Not on display
- Erdag Aksel born 1953
- Mirror, copperplated and oxidised brass and iron
- Object: 1900 × 550 × 270 mm
- Presented anonymously 2010
Reflection of Craft is a wall-mounted sculpture that comprises three elements – a mirror, a small curved shelf and a wooden crutch – that have been brought together to form one work. The individual elements appear at first to be found objects of an everyday nature; in fact, they have been precisely recreated by the artist using three different metals – copper, iron and brass. The mirror and shelf hang directly on the wall and the crutch, adding a surreal element to the assemblage, cuts through the shelf at a slight angle. Its top half is reflected in the mirror, while its foot rests on the floor near the wall. At first sight, the piece has the appearance of a piece of furniture such as might be found in a traditional domestic hall-way; the artist has deliberately given each element the appearance of having been aged through everyday use.
Reflection of Craft is representative of Aksel’s sculptures and installation works which typically combine everyday objects not normally associated with artistic practice, such as rulers, crutches, mirrors and metal objects. Aksel’s work explores the themes of memory and politics, especially in relation to his native Turkey. His installations subtly examine events within the history of the country and how these moments feature in the collective memory of the people who remain under the stronghold of an authoritarian government. Reflection of Craft belongs to a series of works that Aksel made between 1999 and 2000 called Objects of Hesitation, which was itself part of a trilogy of series that he made over a period of eighteen years. The other two series in the trilogy are called Objects of Tension and Objects of Beauty.
In the series Objects of Hesitation Aksel explored the numerous personal, professional and political ‘hesitations’ (questions or moments of indecision) that he encountered in everyday life. The sculptures attempt to preserve these in physical form. The series was born from scepticism ‘about the merits of decisiveness that preceded the glorification of authority’ (Erdag Aksel, in conversation with Tate curator Kyla McDonald, September 2010). Many of the works within the series, including Reflection of Craft, feature the crutch, which reappears in a variety of ways. In Foul Weather 1999–2000 three crutches form a ceiling fan and in Ohal, Buhal, Suhal 1999–2000 they become the legs of a tripod. The crutch has a specific significance within Turkish history:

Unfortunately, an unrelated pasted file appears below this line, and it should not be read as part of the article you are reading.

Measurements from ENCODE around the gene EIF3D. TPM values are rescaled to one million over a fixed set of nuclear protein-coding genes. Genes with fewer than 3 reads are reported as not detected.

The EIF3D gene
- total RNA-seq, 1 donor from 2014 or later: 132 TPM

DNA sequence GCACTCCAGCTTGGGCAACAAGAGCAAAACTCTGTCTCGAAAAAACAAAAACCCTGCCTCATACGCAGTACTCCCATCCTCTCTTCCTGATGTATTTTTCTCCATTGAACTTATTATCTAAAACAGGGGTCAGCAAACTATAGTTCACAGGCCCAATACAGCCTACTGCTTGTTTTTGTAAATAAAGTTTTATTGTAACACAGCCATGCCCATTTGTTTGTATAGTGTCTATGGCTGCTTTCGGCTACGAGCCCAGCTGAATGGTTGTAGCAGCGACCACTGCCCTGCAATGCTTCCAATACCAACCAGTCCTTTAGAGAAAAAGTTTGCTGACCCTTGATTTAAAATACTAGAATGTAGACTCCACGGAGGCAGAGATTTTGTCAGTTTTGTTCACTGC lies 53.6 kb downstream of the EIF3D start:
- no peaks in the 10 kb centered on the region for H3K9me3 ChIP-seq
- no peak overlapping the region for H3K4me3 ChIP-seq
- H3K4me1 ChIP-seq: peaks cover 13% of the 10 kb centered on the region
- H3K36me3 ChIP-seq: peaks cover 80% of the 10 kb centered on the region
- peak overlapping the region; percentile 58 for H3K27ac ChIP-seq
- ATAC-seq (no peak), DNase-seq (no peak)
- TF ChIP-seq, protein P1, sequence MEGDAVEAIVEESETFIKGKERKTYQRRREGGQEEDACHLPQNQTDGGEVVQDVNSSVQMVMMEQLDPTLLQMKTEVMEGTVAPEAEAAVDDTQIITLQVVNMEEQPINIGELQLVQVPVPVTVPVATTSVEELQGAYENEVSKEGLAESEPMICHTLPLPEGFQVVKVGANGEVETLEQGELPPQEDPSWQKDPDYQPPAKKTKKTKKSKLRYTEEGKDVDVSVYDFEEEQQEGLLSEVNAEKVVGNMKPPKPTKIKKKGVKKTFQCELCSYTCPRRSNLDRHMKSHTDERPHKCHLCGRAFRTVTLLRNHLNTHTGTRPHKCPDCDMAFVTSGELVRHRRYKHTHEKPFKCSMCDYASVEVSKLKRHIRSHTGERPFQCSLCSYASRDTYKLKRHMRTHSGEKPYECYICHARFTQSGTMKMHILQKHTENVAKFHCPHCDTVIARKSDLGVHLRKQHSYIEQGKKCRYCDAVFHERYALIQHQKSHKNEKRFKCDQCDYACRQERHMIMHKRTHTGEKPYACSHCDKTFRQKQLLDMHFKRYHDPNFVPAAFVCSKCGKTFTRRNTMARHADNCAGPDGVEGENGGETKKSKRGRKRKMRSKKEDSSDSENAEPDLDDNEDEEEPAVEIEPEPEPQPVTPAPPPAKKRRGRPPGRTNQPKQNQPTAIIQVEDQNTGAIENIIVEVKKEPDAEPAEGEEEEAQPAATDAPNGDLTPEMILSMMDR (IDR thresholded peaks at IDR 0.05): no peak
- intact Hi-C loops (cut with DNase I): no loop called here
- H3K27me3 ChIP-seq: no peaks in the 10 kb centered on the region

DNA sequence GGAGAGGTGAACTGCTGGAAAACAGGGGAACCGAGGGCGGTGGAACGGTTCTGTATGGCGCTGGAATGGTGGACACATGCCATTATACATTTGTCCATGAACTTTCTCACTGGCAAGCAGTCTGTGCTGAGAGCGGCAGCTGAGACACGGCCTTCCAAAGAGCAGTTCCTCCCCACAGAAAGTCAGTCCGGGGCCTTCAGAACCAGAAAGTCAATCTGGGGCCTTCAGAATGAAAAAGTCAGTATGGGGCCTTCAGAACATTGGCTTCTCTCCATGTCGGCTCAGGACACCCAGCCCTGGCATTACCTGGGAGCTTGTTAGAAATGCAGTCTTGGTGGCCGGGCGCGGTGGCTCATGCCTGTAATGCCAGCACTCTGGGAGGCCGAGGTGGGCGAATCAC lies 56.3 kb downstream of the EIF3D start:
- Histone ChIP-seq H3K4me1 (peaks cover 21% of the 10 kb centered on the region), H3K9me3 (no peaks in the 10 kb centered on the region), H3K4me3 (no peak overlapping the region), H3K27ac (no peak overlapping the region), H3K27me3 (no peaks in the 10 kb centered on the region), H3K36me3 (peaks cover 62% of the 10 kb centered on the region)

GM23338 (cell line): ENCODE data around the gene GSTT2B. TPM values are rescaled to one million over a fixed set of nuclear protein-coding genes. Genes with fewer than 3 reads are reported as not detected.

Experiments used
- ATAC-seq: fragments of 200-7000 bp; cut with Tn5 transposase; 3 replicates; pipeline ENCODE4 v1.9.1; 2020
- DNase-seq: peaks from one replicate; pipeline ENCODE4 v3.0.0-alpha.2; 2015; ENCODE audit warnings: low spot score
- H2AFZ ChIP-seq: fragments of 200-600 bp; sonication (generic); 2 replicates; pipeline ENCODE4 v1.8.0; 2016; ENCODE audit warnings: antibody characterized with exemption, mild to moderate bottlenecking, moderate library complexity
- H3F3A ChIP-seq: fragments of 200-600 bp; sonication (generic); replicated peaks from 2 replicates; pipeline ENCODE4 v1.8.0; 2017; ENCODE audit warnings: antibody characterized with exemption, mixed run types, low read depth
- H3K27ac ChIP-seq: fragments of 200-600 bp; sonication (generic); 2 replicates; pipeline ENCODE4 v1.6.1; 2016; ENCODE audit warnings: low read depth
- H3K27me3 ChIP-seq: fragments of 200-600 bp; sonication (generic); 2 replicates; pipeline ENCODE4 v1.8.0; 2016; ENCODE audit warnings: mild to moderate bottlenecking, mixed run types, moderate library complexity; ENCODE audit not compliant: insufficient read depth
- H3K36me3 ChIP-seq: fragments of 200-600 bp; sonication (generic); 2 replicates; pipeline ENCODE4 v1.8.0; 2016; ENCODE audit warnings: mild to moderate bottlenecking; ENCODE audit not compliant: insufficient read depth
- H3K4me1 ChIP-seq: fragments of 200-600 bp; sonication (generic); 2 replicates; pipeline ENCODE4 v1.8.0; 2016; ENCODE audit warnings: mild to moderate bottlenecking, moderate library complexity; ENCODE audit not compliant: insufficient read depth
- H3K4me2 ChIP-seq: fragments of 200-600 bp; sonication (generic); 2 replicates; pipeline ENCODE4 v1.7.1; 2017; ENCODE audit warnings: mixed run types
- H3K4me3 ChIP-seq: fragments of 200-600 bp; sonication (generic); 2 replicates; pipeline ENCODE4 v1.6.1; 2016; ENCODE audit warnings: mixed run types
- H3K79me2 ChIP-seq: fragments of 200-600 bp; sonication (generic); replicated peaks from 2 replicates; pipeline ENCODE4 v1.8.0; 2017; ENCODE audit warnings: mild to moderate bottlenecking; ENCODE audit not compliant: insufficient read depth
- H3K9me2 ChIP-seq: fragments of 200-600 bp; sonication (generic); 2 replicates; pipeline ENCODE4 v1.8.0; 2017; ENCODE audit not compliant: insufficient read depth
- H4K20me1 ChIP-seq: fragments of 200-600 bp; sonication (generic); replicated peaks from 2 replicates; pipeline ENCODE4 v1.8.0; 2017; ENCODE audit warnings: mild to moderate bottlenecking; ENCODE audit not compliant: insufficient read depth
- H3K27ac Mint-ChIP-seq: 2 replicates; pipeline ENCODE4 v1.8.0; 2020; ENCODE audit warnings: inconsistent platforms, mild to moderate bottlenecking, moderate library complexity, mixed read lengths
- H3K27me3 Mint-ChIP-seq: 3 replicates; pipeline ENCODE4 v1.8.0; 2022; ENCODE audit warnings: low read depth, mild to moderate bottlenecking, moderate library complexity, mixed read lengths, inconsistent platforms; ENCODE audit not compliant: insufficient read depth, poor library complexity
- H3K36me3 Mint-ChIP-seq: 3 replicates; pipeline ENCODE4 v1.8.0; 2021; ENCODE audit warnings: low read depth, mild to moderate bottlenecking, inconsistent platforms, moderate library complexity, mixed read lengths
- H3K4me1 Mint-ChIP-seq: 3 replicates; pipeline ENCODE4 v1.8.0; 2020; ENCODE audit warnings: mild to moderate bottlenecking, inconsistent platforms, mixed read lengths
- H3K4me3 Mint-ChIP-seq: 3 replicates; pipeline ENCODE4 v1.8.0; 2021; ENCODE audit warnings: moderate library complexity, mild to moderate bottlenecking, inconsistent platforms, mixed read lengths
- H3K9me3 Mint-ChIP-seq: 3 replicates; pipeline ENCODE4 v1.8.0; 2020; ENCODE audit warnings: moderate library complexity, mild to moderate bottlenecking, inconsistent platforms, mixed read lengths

Crutches have multiple meanings. Turkey’s war against Kurdish separatists in the eastern part of the country has killed and injured both combatants and civilians through the use of land mines. [These works] also play with language, with the crutch operating as a visual pun. In Turkish, the word ‘crippled’ has many uses in everyday speech, and the events in life that are not going well are spoken of as ‘crippled’.
(Root 2010, p.25.)
The title Reflection of Craft extends the play on words, with the double meaning of the word ‘reflection’ in English. The mirror literally ‘reflects’ the crutch, whilst the work as a whole ‘reflects’ on the notion of the art object and the process of its making. As Aksel explains: ‘I am a product of early ’70s American art education, which meant we were never taught how to draw and at the time making art that contained “craft” was considered almost indecent. So, making a well-crafted brass armrest for a crutch could be observed from all angles to refer to my professional hesitations as an artist of “conceptual times”’ (Aksel in conversation with Kyla McDonald, September 2010).
The Objects of Hesitation series is the second of the three series. Objects of Tension dates from 1987, and examines the moments when the first military coup took place in Turkey (in 1960) and the subsequent effect it had on the presence of the military within the country. Objects of Beauty dates from 2004–5 and explores the nature of sculpture through a series of metal industrial objects combined with found objects that the artist seems to have destabilised, so that they appear to melt. Deborah Root has described this process: ‘everyday objects mutate, still recognisable but demonstrating their ability to change form’ (Root 2010, p.25).
Deborah Root, ‘Erdag Aksel and the Phantoms of Memory’, Art Papers, May–June 2010, pp.22–7.
Hossein Amirsadeghi (ed.), Unleashed: Contemporary Art from Turkey, London 2010, pp.68–9.
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